Fluoride Action Network

Portland. Fluoride debate: Study looked at fluoride vs. non-fluoride in Portland area

Source: KATU.com | May 2nd, 2013 | By Shellie Bailey-Shah, KATU Problem Solver
Location: United States, Oregon

In lieu of the contentious fluoridation vote in Portland this month, the KATU Problem Solvers continue to ask the question: is fluoridation working right now?  To help answer that question, I dug up a little-known study that evaluates this question right here in the Portland metro area.

Five years ago, Dr. Gerardo Maupomé of Indiana University published a study called “A Comparison of Dental Treatment Utilization and Costs by HMO Members Living in Fluoridated and Non-fluoridated Areas.” It was published by the American Association of Public Dentistry.

The study compared dental treatment and the associated costs for HMO members living in fluoridated and non-fluoridated areas from 1990 to 1995. The data came from Kaiser Permanente Northwest members living in the Portland metro area, Marion County, and Clark County, for a total of 51,683 people who all had insurance.

“The beauty of this (study) is you are really looking at a slice of reality,” said Maupomé via Skype.

Since Portlanders are voting on whether to add fluoride to their drinking water, we decided to pull out the numbers for the metro area. It included Multnomah and Clackamas Counties – which mostly are not fluoridated – and Washington County, which mostly is.  The researchers verified everyone’s fluoridation status using their home addresses.

First, we looked at the number of dental visits for both the fluoridated and non-fluoridated groups. Again, all the people in this study were insured.

Estimated at different ages – 10, 39 and 80 – we found the number of dental visits was similar, with those in fluoridated areas going to the dentist slightly more.

Number of Dental Visits – Portland Metro 1990-1995
Non-fluoridated Fluoridated
Age 10 12.7 13.5
Age 39 14.3 14.9
Age 80 20.3 20.9

In Marion and Clark Counties, the numbers again were close, though people in non-fluoridated areas visited the dentist slightly more often.

So what did those dentists actually find in terms of cavities?  The youngest patients in the non-fluoridated metro area had about the same number of cavities as those in the fluoridated area. The same was true for the adults.

Surprisingly, the biggest difference was in the elderly. Those in the non-fluoridated area had more cavities than their fluoridated counterparts.

Avg. Number of Cavity Treatments – Portland Metro 1990-1995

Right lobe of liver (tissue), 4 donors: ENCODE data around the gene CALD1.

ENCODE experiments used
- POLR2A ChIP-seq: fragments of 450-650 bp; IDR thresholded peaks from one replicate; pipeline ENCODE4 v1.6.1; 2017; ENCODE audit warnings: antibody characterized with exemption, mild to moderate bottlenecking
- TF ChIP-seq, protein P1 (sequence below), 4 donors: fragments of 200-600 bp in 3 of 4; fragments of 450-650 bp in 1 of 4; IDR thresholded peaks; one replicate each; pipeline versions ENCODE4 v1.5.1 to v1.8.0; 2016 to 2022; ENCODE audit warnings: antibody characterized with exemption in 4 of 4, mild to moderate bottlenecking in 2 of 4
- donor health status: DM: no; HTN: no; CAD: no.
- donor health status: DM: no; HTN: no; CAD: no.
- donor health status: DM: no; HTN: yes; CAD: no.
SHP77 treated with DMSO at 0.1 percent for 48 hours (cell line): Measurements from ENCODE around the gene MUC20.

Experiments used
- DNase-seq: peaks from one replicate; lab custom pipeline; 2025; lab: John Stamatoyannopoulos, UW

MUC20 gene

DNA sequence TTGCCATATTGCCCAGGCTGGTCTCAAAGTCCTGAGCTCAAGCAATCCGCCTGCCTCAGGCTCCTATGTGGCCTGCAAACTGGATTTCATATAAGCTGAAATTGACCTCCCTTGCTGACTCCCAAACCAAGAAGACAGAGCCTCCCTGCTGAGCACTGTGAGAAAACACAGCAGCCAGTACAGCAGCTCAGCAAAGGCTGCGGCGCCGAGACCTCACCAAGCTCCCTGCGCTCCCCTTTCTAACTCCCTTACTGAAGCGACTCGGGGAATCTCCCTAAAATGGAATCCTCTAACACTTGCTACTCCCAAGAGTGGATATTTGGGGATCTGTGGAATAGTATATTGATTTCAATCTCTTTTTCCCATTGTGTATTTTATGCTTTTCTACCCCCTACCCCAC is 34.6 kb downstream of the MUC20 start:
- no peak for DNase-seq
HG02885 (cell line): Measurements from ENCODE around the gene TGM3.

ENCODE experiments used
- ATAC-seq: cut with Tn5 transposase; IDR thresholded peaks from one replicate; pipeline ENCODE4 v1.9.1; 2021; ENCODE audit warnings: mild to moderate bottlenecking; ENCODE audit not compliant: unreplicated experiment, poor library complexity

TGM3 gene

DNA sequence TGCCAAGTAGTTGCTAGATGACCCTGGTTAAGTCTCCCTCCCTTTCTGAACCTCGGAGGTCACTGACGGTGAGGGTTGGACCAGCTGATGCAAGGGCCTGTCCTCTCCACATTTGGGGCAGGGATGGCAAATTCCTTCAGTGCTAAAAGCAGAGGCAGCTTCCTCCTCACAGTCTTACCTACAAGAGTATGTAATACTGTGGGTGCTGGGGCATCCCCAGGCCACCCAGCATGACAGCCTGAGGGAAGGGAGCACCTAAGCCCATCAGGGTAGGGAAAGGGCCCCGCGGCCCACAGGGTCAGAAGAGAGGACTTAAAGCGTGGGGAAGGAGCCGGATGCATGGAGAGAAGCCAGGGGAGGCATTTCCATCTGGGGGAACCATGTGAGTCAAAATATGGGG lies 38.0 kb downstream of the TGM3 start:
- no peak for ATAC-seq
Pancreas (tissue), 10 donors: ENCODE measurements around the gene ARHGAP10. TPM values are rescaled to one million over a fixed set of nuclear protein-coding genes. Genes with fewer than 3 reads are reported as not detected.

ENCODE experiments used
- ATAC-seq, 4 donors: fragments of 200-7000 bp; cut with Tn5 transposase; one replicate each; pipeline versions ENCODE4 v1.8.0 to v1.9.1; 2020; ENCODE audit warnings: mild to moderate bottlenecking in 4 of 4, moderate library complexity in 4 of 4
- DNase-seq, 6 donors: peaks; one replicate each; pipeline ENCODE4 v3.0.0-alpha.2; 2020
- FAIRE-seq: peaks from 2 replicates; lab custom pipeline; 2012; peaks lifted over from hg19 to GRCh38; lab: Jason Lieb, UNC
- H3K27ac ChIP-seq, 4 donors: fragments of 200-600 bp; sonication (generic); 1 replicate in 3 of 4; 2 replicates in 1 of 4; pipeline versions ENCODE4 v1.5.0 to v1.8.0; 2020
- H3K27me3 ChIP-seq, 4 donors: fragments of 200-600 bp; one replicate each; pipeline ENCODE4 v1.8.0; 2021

Non-fluoridated Fluoridated
Age 10 4.15 4.18
Age 39 6.61 6.46
Age 80 12.79 11.96

The Problem Solvers found similar results in Marion and Clark Counties.

We asked Maupomé if it was fair to say they didn’t find much difference in the number of cavities between non-fluoridated and fluoridated area, except in the oldest populations.

“It was more apparent in the oldest populations,” answered Maupomé.  “It was more apparent. That was primarily what we saw.”

But remember, this data is from people who have dental insurance, not uninsured kids.

One reason insured kids in non-fluoridated areas may be keeping up with fluoridated kids has to do with extra fluoride treatments from their dentists. The study shows 52% of kids ages 6 to 11 in non-fluoridated areas got topical treatments compared to only 22% of kids in fluoridated areas.  For kids ages 12 to 17 the results were similar.

We found consistent results in Marion and Clark Counties.

So is that the way to go: topical fluoride treatments instead of fluoridated drinking water?  Maupomé contends fluoride treatments are more work and more money.

“You have to remember that these supplemental fluoride dispensings are benefiting a small group of the population,” said Maupomé, “and we already know from this data that the old folks are not going to get supplemental fluoride dispensings.”

Maupomé said the people who would benefit the most from drinking water fluoridation in our area are seniors, especially those who don’t have insurance and want to keep their teeth, as well as uninsured kids and adults.

For the rest of us, Maupomé said the benefit comes in lower public health costs.

Of course, fluoride opponents have a different view.

“We want activities and programs that work and are not a waste of taxpayers’ money,” said Rick North with the Clean Water Portland campaign.

North supports increasing access to dental care, preventative sealants, good oral health behaviors, and education about better nutrition as ways of addressing dental issues in low-income families. He also points to questions about the health effects from drinking water fluoridation.

The Problem Solvers contacted the Oregon Health Authority, the state agency in charge of oral health programs that strongly supports community-wide fluoridation, for its perspective on the Maupomé study.  The OHA declined to comment.

Last week, the Problem Solvers analyzed the raw data from OHA’s 2012 Smile Survey. Our analysis revealed little difference between the cavity rates of kids in fluoridated schools versus non-fluoridated schools:

  • 53.7% of the kids in the non-fluoridated areas had one or more cavities
  • 52.03% of kids in fluoridated areas had one or more cavities
  • 47.81% of kids in fluoride-free Portland water district had one or more cavities

Ballots on the fluoridation measure will be mailed to Portland voters on May 3.  Ballots are due May 21.

Read more: Full study – “A Comparison of Dental Treatment Utilization and Costs by HMO Members Living in Fluoridated and Non-fluoridated Areas”